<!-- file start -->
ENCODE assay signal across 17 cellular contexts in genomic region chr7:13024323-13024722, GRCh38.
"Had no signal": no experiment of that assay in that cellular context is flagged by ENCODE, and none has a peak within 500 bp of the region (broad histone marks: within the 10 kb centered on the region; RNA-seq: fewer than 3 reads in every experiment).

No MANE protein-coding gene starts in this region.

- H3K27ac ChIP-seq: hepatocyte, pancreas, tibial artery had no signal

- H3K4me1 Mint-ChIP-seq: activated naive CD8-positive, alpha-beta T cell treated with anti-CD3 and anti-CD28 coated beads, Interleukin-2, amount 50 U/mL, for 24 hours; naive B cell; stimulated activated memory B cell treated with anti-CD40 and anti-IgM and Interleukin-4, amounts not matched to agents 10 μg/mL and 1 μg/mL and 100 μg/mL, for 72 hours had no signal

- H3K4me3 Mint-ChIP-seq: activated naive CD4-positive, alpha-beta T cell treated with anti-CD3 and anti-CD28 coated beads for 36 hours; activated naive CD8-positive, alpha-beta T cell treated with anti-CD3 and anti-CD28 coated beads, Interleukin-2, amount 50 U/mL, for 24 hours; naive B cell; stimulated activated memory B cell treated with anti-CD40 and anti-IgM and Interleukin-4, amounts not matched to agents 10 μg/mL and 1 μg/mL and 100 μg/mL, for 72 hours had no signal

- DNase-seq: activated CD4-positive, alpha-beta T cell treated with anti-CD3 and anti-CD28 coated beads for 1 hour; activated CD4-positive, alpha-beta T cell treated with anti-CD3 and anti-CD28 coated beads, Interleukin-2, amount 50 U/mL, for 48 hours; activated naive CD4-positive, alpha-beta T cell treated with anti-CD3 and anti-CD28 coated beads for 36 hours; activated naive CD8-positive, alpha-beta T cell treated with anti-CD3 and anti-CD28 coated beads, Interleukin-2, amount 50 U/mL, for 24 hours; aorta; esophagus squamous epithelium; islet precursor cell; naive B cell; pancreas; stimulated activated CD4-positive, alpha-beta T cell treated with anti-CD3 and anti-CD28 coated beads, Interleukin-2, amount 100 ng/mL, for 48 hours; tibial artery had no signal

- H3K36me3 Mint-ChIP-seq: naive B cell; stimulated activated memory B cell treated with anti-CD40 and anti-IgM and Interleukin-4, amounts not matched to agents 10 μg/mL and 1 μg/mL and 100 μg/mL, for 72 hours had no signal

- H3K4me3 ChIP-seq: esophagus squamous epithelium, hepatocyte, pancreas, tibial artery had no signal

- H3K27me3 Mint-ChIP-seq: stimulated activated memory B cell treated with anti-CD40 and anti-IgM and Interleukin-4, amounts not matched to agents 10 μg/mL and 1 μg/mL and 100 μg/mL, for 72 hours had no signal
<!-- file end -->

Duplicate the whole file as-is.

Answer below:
ENCODE assay signal across 17 cellular contexts in genomic region chr7:13024323-13024722, GRCh38.
"Had no signal": no experiment of that assay in that cellular context is flagged by ENCODE, and none has a peak within 500 bp of the region (broad histone marks: within the 10 kb centered on the region; RNA-seq: fewer than 3 reads in every experiment).

No MANE protein-coding gene starts in this region.

- H3K27ac ChIP-seq: hepatocyte, pancreas, tibial artery had no signal

- H3K4me1 Mint-ChIP-seq: activated naive CD8-positive, alpha-beta T cell treated with anti-CD3 and anti-CD28 coated beads, Interleukin-2, amount 50 U/mL, for 24 hours; naive B cell; stimulated activated memory B cell treated with anti-CD40 and anti-IgM and Interleukin-4, amounts not matched to agents 10 μg/mL and 1 μg/mL and 100 μg/mL, for 72 hours had no signal

- H3K4me3 Mint-ChIP-seq: activated naive CD4-positive, alpha-beta T cell treated with anti-CD3 and anti-CD28 coated beads for 36 hours; activated naive CD8-positive, alpha-beta T cell treated with anti-CD3 and anti-CD28 coated beads, Interleukin-2, amount 50 U/mL, for 24 hours; naive B cell; stimulated activated memory B cell treated with anti-CD40 and anti-IgM and Interleukin-4, amounts not matched to agents 10 μg/mL and 1 μg/mL and 100 μg/mL, for 72 hours had no signal

- DNase-seq: activated CD4-positive, alpha-beta T cell treated with anti-CD3 and anti-CD28 coated beads for 1 hour; activated CD4-positive, alpha-beta T cell treated with anti-CD3 and anti-CD28 coated beads, Interleukin-2, amount 50 U/mL, for 48 hours; activated naive CD4-positive, alpha-beta T cell treated with anti-CD3 and anti-CD28 coated beads for 36 hours; activated naive CD8-positive, alpha-beta T cell treated with anti-CD3 and anti-CD28 coated beads, Interleukin-2, amount 50 U/mL, for 24 hours; aorta; esophagus squamous epithelium; islet precursor cell; naive B cell; pancreas; stimulated activated CD4-positive, alpha-beta T cell treated with anti-CD3 and anti-CD28 coated beads, Interleukin-2, amount 100 ng/mL, for 48 hours; tibial artery had no signal

- H3K36me3 Mint-ChIP-seq: naive B cell; stimulated activated memory B cell treated with anti-CD40 and anti-IgM and Interleukin-4, amounts not matched to agents 10 μg/mL and 1 μg/mL and 100 μg/mL, for 72 hours had no signal

- H3K4me3 ChIP-seq: esophagus squamous epithelium, hepatocyte, pancreas, tibial artery had no signal

- H3K27me3 Mint-ChIP-seq: stimulated activated memory B cell treated with anti-CD40 and anti-IgM and Interleukin-4, amounts not matched to agents 10 μg/mL and 1 μg/mL and 100 μg/mL, for 72 hours had no signal